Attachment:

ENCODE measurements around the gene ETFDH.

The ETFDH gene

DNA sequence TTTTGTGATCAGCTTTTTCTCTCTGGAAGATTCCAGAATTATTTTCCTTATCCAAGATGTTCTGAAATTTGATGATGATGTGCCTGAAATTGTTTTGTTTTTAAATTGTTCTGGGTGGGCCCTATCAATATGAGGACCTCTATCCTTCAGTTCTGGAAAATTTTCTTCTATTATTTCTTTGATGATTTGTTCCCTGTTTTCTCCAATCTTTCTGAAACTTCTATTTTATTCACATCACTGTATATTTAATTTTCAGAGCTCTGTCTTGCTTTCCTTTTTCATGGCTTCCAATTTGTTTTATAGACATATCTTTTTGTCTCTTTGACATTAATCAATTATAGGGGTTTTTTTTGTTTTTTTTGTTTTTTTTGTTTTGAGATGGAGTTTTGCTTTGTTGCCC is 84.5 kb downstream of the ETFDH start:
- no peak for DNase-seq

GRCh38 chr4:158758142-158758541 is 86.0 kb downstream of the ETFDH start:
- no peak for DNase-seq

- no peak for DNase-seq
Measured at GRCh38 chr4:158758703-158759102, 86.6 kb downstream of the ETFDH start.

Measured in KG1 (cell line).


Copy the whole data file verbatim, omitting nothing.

ENCODE measurements around the gene ETFDH.

The ETFDH gene

DNA sequence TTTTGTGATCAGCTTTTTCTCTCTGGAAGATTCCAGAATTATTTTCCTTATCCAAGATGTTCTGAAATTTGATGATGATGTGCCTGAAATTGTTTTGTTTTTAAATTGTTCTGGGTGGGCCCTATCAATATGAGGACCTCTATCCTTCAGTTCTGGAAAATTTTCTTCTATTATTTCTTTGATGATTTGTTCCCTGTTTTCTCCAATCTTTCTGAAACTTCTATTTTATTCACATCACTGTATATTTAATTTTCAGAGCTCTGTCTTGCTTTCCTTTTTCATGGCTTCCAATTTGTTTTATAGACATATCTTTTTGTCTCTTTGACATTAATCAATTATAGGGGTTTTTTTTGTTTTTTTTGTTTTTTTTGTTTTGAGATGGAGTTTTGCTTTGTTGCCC is 84.5 kb downstream of the ETFDH start:
- no peak for DNase-seq

GRCh38 chr4:158758142-158758541 is 86.0 kb downstream of the ETFDH start:
- no peak for DNase-seq

- no peak for DNase-seq
Measured at GRCh38 chr4:158758703-158759102, 86.6 kb downstream of the ETFDH start.

Measured in KG1 (cell line).